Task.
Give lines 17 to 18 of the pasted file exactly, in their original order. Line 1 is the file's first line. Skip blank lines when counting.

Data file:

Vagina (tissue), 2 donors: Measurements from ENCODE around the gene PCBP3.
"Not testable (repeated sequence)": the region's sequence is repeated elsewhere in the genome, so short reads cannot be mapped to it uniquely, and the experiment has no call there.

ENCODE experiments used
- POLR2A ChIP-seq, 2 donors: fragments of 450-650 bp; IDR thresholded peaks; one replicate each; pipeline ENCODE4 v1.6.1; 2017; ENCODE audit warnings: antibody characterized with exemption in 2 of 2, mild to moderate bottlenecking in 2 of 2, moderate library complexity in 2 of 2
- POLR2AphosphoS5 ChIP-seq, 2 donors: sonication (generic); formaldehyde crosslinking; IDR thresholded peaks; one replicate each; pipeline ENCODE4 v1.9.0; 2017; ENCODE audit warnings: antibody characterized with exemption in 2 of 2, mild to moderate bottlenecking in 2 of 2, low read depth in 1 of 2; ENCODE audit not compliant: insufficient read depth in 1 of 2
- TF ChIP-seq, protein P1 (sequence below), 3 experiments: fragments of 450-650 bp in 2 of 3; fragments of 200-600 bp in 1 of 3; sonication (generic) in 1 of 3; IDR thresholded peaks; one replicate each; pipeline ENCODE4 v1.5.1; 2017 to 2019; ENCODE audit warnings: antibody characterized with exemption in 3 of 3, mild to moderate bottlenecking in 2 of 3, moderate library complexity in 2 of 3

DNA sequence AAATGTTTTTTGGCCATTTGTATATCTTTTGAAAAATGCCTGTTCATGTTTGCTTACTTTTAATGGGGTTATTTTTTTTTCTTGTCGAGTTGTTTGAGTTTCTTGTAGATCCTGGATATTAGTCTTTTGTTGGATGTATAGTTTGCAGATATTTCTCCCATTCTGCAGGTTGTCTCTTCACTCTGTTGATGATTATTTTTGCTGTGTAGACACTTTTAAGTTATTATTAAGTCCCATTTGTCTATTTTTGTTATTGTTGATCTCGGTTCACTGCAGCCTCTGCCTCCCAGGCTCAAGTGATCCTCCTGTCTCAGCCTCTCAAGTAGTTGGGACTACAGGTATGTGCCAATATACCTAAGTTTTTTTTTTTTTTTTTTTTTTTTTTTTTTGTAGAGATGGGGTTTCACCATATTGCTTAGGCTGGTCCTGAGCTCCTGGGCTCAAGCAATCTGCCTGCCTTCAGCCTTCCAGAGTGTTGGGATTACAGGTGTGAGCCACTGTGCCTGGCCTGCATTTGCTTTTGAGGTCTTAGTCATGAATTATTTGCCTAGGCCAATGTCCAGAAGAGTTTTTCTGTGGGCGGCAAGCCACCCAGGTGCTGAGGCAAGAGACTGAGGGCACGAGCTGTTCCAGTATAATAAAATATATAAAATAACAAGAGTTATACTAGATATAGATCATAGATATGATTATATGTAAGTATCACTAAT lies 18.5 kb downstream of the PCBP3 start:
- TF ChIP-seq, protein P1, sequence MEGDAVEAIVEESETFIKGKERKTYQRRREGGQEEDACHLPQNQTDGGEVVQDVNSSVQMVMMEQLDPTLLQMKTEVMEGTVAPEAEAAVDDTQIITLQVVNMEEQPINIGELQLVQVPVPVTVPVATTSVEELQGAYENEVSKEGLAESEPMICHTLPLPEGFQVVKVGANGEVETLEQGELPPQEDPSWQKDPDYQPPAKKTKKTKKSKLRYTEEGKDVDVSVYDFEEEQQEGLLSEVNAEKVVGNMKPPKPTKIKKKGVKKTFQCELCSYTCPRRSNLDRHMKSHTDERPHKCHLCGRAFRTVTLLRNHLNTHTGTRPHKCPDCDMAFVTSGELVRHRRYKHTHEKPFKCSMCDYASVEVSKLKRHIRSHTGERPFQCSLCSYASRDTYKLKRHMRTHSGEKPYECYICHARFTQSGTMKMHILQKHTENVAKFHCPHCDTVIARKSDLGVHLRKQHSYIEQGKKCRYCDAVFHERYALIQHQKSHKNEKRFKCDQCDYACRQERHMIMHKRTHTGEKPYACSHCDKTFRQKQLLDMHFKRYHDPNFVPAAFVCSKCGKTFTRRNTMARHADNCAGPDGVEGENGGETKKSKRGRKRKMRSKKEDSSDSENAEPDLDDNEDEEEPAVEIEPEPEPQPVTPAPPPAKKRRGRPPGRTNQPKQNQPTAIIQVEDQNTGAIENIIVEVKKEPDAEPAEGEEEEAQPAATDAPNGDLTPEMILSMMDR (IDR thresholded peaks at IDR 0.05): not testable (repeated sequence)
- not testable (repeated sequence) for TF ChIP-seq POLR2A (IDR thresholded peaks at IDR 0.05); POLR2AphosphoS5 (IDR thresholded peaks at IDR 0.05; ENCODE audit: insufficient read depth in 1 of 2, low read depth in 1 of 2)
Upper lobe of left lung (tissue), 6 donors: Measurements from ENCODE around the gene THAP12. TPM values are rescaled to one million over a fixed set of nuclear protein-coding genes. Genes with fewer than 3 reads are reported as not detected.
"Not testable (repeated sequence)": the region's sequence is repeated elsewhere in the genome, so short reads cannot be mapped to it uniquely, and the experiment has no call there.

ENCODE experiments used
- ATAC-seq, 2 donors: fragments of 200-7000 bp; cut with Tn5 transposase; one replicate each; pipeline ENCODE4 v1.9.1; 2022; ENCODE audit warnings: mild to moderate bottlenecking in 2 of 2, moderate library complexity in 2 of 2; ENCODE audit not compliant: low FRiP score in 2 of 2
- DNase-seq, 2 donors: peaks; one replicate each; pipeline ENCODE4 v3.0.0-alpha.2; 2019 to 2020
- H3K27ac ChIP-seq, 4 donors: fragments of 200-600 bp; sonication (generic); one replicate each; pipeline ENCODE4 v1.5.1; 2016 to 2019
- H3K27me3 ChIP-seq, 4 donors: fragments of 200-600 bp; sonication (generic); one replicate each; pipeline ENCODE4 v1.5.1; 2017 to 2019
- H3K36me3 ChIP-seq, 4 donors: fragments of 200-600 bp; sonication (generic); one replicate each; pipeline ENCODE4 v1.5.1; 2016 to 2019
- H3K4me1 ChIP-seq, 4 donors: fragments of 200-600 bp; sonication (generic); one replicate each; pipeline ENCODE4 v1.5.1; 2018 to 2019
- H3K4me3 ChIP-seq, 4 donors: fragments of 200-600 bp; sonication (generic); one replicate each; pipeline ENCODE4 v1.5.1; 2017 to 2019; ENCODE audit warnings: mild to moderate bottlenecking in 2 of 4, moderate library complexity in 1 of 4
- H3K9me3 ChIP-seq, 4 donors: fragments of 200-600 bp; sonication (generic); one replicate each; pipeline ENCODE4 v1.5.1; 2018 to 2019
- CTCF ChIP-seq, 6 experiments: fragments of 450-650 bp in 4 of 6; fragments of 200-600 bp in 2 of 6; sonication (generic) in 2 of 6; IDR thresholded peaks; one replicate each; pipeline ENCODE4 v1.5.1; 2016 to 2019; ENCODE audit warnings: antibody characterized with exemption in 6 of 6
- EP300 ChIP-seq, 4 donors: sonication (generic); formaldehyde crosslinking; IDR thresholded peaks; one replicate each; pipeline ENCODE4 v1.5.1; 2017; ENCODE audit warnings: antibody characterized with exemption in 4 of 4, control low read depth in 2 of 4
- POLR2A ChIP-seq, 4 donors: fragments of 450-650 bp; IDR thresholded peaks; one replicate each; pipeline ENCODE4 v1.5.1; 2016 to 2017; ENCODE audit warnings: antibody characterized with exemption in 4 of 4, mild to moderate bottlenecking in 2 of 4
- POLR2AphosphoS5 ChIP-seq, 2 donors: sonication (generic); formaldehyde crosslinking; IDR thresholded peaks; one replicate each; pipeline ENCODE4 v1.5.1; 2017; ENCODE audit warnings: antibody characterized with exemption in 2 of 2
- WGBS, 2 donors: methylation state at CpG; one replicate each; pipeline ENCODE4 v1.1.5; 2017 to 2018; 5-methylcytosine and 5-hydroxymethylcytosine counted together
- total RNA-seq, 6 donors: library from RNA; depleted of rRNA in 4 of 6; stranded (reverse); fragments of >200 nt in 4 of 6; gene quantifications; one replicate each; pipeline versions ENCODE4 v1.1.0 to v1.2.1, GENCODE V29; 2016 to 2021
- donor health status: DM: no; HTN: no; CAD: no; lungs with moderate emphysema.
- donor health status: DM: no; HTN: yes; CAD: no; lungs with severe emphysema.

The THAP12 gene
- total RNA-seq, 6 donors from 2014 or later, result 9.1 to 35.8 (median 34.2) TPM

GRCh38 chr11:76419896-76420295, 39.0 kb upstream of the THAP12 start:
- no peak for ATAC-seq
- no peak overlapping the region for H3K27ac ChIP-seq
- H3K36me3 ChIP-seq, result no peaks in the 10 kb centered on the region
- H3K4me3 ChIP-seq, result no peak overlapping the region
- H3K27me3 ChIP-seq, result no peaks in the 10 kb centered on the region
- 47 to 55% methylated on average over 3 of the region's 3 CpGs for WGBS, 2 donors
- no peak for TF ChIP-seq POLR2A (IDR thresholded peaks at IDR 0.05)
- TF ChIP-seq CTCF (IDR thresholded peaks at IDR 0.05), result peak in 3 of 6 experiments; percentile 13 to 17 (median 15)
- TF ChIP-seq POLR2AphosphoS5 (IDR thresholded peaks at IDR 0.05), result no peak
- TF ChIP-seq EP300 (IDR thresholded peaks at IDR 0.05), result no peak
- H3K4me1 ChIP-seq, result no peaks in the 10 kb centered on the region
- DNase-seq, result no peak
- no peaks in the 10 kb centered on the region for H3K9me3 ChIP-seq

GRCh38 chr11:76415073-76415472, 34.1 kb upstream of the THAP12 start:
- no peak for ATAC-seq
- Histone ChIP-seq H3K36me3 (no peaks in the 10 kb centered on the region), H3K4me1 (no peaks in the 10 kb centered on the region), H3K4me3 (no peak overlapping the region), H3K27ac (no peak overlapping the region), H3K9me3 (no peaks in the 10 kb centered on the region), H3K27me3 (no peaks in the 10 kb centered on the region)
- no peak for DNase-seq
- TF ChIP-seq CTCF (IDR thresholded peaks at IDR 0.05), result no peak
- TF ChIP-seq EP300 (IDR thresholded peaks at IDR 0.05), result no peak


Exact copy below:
- H3K36me3 ChIP-seq, 4 donors: fragments of 200-600 bp; sonication (generic); one replicate each; pipeline ENCODE4 v1.5.1; 2016 to 2019
- H3K4me1 ChIP-seq, 4 donors: fragments of 200-600 bp; sonication (generic); one replicate each; pipeline ENCODE4 v1.5.1; 2018 to 2019